The Lou Marsh Legacy - Honouring Canada's Top Athletes

Susan Nattrass



Photo of Susan Nattrass aiming her gun

Photo of Susan Nattrass aiming her gun

Canada's Sports Hall of Fame

Win Number 6…But wait there’s more!

Susan Nattrass first gained notoriety in 1976 as the first woman to compete in the Trapshooting event in Olympic history; however it was in 1981 that she truly came into the spotlight with some richly deserved attention. To hear her reminisce about being named Canada’s outstanding athlete is quite moving. She only just contains her emotion when describing her astonishment in receiving the Lou Marsh Memorial Award. It’s been over twenty-seven years and she makes you feel as though it was yesterday. She’s also quick to point out the significant ‘wow’ response she has gotten from competitors around the world over the years with this award.

A trip to northern Argentina late in 1981 clinched it for her. Susan remembers arriving in the beautiful city of Tucumán and finding heavily armed military everywhere—the leftovers of a dictatorship—and a hotel without water. She does not recall the oppressive heat or her battles with a sore back and shoulder, but then she’s always been one tough competitor. Like the time she won her first Women’s World Trapshooting Championship in Berne, Switzerland in 1974, just weeks after major surgery. And she doesn’t remember decimating the field in the three-day event with a 16-target victory and a final score of 189 targets out of 200. But then what could compare to her unforgettable 1978 performance in Seoul, Korea where she set the world record with a score of 195 out of 200 to clinch that World title. No, she’ll never forget that one, or the fact that the Argentina win marked an un-matched sixth consecutive Women’s World Trapshooting Championship title!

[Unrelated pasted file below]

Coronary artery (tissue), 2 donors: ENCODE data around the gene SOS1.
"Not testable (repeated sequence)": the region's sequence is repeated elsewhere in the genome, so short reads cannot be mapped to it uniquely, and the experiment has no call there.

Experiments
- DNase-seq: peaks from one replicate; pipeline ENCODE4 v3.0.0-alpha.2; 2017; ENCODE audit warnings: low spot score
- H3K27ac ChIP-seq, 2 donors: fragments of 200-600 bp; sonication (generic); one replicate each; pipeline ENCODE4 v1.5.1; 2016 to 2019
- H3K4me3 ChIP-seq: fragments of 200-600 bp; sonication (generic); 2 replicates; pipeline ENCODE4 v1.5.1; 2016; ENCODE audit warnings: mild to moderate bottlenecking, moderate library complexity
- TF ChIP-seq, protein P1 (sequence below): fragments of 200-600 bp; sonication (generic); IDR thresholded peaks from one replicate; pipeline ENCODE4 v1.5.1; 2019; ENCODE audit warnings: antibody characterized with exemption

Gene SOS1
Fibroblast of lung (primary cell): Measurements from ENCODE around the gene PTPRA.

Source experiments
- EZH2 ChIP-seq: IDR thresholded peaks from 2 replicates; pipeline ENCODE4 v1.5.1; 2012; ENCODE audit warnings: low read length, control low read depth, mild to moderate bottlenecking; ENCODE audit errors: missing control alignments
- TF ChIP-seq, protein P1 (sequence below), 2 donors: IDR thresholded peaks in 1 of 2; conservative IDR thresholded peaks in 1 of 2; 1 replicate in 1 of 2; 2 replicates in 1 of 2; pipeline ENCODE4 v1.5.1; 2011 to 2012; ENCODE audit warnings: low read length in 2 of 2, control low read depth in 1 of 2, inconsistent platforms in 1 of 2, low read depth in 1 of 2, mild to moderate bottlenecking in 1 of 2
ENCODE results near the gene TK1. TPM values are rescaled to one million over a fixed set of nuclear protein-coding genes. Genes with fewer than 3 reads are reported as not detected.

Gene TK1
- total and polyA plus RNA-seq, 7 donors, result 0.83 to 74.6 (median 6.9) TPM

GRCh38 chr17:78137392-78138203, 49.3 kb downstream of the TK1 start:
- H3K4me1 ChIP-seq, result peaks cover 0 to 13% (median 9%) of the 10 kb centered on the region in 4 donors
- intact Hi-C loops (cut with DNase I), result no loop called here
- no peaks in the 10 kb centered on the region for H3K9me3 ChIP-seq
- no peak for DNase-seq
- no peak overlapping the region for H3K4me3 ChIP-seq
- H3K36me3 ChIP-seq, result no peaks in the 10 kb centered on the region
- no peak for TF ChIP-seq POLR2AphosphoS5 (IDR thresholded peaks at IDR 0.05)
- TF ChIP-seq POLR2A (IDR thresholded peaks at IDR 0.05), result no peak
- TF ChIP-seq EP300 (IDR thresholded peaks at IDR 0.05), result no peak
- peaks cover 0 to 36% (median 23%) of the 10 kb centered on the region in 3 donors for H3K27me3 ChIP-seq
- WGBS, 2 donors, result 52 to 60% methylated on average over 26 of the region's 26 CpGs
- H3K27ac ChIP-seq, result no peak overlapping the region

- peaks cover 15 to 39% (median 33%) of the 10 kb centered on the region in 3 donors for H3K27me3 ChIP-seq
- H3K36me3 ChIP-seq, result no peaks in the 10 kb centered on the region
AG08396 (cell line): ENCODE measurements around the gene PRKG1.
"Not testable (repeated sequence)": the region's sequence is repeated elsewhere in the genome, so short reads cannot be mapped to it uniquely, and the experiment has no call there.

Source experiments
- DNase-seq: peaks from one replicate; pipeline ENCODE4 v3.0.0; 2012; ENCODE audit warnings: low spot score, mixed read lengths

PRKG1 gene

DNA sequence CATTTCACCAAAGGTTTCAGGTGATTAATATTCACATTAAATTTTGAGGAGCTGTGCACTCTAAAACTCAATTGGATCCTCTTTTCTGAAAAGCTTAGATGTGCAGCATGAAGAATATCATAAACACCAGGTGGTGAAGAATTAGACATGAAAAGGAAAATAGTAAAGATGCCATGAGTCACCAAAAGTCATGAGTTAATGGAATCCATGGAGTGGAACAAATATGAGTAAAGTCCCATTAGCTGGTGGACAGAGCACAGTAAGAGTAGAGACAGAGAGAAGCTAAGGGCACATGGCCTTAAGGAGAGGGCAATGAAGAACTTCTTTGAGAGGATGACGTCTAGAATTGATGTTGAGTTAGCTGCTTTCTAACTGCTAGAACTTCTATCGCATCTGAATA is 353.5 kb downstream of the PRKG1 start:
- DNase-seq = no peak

Her brilliant career includes a seventh title in Zagreb, Croatia in 2006 at the age of 55, a quarter-century after her last one in Argentina and 32 years after her first big title in Switzerland. An integral part of ‘Team Nattrass’ is Susan’s coach, travel mate, and best friend, who just happens to be her mother. Marie has been with Susan for every World Trapshooting Championship event since 1969. She celebrated her 86th birthday in Zagreb in 2006!

The 1981 win in Argentina was a catalyst for recognition Susan has leveraged for the good of her sport throughout her career. One example is the testy and difficult multi-year battle to have a separate women’s trap and skeet event at the Olympics. She finally realized that dream at the 2000 Olympics in Sydney. It is one of her proudest moments and since then women’s participation in the sport has doubled.

As a competitor, the record speaks for itself. She is one of the finest. Her contribution to bringing women to the forefront in trap and skeet, the inspiration she has provided in bringing countless young men and women into the sport and her overall efforts as a builder have left an indelible imprint.

A quintessential ambassador for her sport and for Canada - 2009 marked the 40th year that Susan Nattrass represented Canada internationally in trapshooting.

Nattrass Marsh winner Adobe PDF Transcript


1968 - 1983
National Women’s Trapshooting Title
1973 - 1977
Top female trapshooter in North America
1973 - 1978
Captain, Women’s All-American Trapshooting Team
1974 - 1980
Women’s World Championship Title
First Women trapshooter to compete at Olympics
1976, 1988, 1992, 2000
Member, Canadian Olympic Team
1977, 1981
Velma Springstead Award
Lou Marsh Memorial Award
Named to the Order of Canada
Pan-American Games - Silver medal
Commonwealth Games - Two Bronze medals
Pan-American Games - Bronze medal
Commonwealth Games - Two Silver and one Bronze medal